He never intended to make the poor indentured slaves of the left, create a civil service that crowds out the private sector with benefits and salary that NO private company could pay. No where in his work , does he mention unfettered deficit spending yet he clearly mentions deficits and paying it back when times are good.
    Last edited by southparkcpa; 08-19-2011 at 10:35 AM.

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    Modern Liberalism is Social Welfare Collectivism when it comes to economics, pure and simple.

    Individual liberty is secondary in all ways to the power and authority of the State, and the greater goal of enforced equallity of economic outcomes, regardless of differing level and quality of inputs.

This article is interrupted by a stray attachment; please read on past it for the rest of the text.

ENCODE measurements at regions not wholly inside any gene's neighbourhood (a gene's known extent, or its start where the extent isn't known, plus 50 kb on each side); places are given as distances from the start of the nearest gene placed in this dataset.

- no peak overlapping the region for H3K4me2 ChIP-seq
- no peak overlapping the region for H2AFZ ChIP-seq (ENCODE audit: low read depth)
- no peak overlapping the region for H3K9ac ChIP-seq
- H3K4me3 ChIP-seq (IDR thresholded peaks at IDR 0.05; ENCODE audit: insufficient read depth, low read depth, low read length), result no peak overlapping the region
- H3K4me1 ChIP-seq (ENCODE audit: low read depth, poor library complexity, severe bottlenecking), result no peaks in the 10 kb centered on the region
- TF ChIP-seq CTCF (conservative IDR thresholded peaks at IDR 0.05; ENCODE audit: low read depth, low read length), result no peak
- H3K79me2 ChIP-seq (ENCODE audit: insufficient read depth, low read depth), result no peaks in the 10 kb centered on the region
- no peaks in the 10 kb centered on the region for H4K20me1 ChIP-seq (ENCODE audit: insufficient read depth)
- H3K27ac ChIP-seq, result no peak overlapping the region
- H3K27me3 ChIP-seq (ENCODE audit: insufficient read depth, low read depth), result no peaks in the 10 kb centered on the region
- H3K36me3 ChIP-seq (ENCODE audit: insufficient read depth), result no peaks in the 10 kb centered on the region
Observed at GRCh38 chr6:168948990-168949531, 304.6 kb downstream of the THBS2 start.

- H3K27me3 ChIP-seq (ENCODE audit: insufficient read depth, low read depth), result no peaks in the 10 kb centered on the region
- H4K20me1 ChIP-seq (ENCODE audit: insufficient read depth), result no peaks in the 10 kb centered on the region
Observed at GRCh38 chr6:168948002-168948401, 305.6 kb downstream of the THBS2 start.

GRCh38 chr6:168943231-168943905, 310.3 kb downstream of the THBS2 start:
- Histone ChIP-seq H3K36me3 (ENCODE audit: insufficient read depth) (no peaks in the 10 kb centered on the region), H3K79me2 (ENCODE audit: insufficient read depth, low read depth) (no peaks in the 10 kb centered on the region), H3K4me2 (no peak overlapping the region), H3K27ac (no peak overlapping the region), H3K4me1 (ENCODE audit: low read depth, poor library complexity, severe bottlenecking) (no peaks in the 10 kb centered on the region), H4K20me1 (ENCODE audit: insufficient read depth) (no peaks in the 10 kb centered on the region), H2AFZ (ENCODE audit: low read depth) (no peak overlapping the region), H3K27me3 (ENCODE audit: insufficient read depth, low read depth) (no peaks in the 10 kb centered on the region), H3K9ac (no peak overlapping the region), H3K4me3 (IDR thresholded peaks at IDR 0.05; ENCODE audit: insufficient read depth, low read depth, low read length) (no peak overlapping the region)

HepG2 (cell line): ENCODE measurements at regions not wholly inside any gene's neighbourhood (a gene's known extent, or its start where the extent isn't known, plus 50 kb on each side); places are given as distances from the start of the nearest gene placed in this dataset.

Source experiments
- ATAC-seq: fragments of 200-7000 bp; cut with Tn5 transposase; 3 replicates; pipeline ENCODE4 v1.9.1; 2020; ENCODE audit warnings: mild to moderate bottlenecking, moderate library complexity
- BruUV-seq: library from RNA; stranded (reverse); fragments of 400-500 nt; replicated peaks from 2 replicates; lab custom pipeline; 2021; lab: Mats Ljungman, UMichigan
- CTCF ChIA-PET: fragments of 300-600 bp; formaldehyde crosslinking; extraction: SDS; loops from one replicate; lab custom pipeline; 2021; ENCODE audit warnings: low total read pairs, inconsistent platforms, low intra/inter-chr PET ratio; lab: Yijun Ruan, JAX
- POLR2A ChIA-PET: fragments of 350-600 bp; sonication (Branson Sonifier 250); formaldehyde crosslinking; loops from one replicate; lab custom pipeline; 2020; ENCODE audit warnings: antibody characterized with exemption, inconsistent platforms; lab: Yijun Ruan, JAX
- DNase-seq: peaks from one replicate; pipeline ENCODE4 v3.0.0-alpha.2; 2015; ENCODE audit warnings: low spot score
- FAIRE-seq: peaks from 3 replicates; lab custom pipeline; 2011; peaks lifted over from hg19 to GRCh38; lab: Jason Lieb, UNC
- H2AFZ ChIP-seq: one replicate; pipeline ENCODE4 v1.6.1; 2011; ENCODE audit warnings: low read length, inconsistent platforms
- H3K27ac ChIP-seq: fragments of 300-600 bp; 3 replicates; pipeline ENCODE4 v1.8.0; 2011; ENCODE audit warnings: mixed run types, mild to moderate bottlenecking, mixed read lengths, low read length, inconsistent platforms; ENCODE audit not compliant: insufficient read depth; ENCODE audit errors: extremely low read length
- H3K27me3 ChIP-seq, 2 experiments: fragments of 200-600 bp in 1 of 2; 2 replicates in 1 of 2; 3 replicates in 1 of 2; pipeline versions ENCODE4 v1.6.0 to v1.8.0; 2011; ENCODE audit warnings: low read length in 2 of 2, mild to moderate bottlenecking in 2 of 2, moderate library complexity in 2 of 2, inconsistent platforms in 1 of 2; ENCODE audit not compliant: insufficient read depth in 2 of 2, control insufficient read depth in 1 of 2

A modern American Liberal would be happiest in a system of one-party rule, with a weak rubber-stamp legislature, very strong (almost Dictator-like) Executive, 75-95%+ taxation on the top 40%, with almost no taxation of the bottom 60%, enforced Union Membership for all workers and mandatory party membership to the one-party rulers for all Union memebrs, and a total system of social welfare without limits on duration and qualification.

    That is the economic utopia modern American liberals believe in. The individual is evil, the State is rightious, and all wealth should be redistibuted equally among all people, by force of the State.
    Last edited by Warfish; 08-19-2011 at 10:44 AM.

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    [QUOTE=southparkcpa;4109378] That said... The current environment is an INSULT to Keynes. Keynes made it clear, that government had a place where the private sector did not make sense.